Vincenti also contacted Oka’s personal certified accountant, who researched what sort of tax advantages were available for photovoltaic installations. But since accountants at the time weren’t well-versed in the freshly instated solar energy industry, the shop also sought tax benefit advice from its tax attorney and Hawaii Rep. Tulsi Gabbard, who chaired the state energy board.
Eventually, years of continued research, self-education, and patience paid off. Hawaii added corporate tax credits for solar and wind energy of 35 percent for the equipment and installation of a photovoltaic system, in addition to a 30-percent tax credit offered by the federal government.
That’s right: in total, a 65-percent tax credit.
In addition, the state government started offering performance-based incentives for photovoltaic projects, which could receive a fixed, decreased rate on kilowatts used per hour over a 20-year contract.
On top of it all, with solar energy capturing the government’s attention and gaining in popularity, photovoltaic system installation costs decreased from $7.50 to $5.90 per watt between 2008 and 2010, according to the SEIA.
“We looked at it as reducing our carbon footprint and being good to our community at the beginning, and then we started to realize, ‘Jeez, this could actually save us money, be a good business step and reduce our overhead as to what we pay for energy,’” Vincenti says.
After two years of research and planning, Vincenti invited 10 companies to give presentations. Then Oka’s narrowed it down to two companies, each of which gave presentations to the management staff, the bookkeeper, the tax attorney, and the accountant.
The shop landed on a company called Hawaii Energy Connection, which was offering a 25-year warranty on the panels, a 25-year warranty on the equipment, and a price tag of $450,000, which, after the tax credits, cost Oka’s just under $200,000. On top of it all, the company agreed to work on the weekend, as to not interfere with day-to-day operations.
Since installing the photovoltaic system, which consisted of 450 panels, the shop’s energy usage has been zeroed out. While the summer months produce more sunshine, Oka’s is able to produce 110–120 percent of its maximum power usage and store it up for the colder, rainier winter months.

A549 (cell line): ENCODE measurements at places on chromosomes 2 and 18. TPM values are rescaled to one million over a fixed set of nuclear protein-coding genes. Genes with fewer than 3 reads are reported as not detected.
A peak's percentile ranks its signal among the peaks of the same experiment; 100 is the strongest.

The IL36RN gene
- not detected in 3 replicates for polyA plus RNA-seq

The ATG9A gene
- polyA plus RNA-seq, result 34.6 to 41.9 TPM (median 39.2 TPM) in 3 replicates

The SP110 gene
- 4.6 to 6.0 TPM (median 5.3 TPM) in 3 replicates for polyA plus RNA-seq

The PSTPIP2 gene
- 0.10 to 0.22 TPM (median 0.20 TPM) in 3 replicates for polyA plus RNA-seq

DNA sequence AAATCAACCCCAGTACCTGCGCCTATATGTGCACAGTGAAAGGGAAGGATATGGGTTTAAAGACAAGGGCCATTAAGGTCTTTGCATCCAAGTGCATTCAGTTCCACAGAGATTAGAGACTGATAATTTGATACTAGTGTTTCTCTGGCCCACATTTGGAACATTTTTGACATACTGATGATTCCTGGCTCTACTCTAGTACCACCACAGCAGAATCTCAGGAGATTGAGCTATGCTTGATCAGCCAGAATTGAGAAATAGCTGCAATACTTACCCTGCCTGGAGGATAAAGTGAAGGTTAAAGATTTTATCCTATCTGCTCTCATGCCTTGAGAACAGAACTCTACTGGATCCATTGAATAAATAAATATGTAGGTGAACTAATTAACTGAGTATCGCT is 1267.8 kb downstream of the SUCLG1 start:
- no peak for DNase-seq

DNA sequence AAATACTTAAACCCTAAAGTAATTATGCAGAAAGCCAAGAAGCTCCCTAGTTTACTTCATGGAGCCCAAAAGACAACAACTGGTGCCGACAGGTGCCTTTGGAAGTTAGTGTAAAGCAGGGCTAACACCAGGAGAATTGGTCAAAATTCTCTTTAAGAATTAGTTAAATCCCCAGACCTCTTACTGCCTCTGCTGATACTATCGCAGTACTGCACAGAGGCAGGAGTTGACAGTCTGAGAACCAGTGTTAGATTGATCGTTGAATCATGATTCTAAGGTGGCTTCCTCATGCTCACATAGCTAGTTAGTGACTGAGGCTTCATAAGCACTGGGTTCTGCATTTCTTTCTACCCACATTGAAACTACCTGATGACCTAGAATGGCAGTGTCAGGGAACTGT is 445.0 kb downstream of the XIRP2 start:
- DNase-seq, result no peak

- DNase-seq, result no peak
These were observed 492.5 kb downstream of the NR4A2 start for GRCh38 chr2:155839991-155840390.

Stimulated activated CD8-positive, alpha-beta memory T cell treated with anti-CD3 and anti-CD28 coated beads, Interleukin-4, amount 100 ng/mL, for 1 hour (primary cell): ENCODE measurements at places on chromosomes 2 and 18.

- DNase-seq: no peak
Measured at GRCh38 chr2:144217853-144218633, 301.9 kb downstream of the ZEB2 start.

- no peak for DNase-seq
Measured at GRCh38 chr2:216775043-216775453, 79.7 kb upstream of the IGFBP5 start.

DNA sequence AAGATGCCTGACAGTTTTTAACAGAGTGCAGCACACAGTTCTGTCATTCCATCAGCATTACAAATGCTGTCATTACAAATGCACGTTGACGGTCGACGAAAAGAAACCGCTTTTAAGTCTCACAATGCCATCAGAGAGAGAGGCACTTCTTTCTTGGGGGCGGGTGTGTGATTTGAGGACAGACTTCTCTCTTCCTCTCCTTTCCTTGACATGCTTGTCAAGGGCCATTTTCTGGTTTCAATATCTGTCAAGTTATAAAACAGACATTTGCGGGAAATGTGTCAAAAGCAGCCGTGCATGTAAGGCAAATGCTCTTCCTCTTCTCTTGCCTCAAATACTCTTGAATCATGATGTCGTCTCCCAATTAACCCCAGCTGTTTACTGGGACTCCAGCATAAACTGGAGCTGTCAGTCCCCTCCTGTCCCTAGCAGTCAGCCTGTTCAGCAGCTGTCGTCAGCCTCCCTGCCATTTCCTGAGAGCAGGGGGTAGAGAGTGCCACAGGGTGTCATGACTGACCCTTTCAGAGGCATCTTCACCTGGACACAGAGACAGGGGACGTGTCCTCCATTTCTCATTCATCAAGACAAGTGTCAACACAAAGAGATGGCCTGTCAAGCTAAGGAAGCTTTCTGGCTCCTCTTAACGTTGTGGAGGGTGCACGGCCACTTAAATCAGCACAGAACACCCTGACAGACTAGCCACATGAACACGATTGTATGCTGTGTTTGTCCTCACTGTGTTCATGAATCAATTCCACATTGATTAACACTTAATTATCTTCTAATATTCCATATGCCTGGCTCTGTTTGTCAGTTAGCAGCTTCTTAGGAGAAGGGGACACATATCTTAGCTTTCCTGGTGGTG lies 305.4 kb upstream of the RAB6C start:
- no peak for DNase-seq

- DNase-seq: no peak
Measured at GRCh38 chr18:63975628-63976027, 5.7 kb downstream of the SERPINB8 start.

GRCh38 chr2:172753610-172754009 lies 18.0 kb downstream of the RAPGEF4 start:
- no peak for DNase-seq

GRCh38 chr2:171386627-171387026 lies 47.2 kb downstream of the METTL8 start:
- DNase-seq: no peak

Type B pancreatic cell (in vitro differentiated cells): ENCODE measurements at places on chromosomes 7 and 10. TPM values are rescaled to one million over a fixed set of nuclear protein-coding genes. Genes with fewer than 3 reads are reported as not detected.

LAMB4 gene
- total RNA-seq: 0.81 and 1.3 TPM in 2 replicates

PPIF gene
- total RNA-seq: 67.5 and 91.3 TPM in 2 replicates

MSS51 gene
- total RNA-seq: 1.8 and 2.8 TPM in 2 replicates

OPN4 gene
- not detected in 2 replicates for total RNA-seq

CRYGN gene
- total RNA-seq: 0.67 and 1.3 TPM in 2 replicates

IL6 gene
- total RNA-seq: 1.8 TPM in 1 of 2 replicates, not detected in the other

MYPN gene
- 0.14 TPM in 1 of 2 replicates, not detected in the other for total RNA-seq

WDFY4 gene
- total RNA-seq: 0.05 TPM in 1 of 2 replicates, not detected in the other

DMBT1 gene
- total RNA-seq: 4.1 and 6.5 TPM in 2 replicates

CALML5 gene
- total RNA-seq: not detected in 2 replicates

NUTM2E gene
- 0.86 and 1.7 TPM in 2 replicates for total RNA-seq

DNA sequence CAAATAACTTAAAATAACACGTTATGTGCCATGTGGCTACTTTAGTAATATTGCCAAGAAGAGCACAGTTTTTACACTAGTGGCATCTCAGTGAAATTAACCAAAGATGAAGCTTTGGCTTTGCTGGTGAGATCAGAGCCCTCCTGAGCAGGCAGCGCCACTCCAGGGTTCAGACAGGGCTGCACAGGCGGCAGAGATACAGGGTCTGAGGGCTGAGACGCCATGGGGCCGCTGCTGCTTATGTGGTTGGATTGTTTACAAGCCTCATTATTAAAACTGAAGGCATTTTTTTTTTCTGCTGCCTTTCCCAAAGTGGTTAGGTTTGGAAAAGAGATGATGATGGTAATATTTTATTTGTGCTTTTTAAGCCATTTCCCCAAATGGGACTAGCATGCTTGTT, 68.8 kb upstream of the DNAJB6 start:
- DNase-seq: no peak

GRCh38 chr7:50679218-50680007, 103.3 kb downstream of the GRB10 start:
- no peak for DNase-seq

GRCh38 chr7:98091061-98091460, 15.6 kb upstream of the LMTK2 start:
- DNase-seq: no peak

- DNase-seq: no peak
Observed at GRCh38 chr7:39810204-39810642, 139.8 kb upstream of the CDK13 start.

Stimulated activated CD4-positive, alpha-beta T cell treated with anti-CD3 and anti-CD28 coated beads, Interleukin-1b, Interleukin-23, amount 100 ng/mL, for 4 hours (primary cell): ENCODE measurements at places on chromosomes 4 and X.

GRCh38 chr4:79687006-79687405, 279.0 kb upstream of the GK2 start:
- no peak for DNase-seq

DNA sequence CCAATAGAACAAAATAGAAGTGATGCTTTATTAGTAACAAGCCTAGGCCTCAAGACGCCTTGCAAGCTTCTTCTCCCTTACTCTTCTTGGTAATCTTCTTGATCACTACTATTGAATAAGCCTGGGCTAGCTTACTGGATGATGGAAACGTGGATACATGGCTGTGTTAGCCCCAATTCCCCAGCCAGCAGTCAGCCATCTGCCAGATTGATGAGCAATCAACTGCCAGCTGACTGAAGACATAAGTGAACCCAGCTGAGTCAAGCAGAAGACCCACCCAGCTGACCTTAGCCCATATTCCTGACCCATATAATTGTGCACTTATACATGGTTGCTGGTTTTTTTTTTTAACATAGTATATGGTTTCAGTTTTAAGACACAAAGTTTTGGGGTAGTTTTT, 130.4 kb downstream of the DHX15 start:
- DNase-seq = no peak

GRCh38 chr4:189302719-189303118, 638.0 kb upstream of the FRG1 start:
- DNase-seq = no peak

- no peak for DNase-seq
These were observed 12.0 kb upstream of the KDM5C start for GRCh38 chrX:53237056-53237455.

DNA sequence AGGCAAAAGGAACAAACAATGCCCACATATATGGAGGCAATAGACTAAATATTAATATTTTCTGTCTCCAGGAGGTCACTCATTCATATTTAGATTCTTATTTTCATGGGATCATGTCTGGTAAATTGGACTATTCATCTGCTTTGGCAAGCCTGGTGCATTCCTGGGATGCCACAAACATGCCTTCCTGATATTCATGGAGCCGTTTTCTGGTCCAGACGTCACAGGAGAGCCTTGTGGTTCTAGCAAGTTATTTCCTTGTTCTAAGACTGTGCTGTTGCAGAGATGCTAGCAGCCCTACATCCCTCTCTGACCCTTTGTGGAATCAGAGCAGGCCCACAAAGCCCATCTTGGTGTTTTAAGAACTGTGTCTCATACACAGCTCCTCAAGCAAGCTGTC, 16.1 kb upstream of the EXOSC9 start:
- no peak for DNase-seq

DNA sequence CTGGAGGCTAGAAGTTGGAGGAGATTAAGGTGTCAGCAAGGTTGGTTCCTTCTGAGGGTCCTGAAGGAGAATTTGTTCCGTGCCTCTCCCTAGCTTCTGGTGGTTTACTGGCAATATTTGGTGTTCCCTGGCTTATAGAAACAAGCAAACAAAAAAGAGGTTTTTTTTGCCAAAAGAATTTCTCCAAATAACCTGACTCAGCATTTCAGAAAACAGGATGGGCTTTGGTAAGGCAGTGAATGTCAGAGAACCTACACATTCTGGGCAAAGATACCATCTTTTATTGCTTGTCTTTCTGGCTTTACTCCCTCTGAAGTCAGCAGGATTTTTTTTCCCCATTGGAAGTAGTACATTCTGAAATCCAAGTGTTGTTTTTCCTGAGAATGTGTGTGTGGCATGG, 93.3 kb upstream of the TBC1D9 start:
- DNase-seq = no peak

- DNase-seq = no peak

Since the shop doesn’t have a battery storage system (it’s too expensive), Oka’s still pays a fee to hook up to a grid that manages the energy. However, the long-term cost benefits have already been put in place. Because of the negative usage, the shop saved around $3,000 each month in 2011, totaling $36,000 in savings for its first year. Vincenti says it’s only a matter of time before the system is paid off.
“If our utility bill is $4,000 per month, you take that $4,000 and the connectivity fee and you amortize that cost out, how many months is it going to take to pay for your system? After that X years, our net savings is X,” he says.
The due diligence that went into finding the perfect photovoltaic company and reducing the overall cost proves Oka’s is thinking long term when it comes to the business, the environment, and, perhaps most poignantly, the owner, Eddie Okahara.
After 50 years in the business, Okahara has set up succession plan for his three children to take over the family-run shop. Part of that plan now includes the photovoltaic system that Okahara has now turned into his very own power company, which will allow him to sell the solar energy back to the collision repair shop after he retires and family takes ownership, resulting in monthly income and low-cost electricity for the business.
“That adds a whole new dimension to this project,” Vincenti says. “The power company now is an income stream to the trust, which is a retirement for Eddie and (his wife) Marlene. So, thinking long term, if we sold the business but not the property, we would still have the rent and we would still have the power company making money.”
Overall, the long, environment-minded journey Oka’s Auto Body embarked on in 2008 paid off in the end, resulting in a more energy-efficient shop that didn’t have to put itself in a financial hole to switch to solar.
“We're not talking months here—we're talking two years to iron this stuff out,” Vincenti says. “It's a substantial investment, and it deserves that amount of consideration.”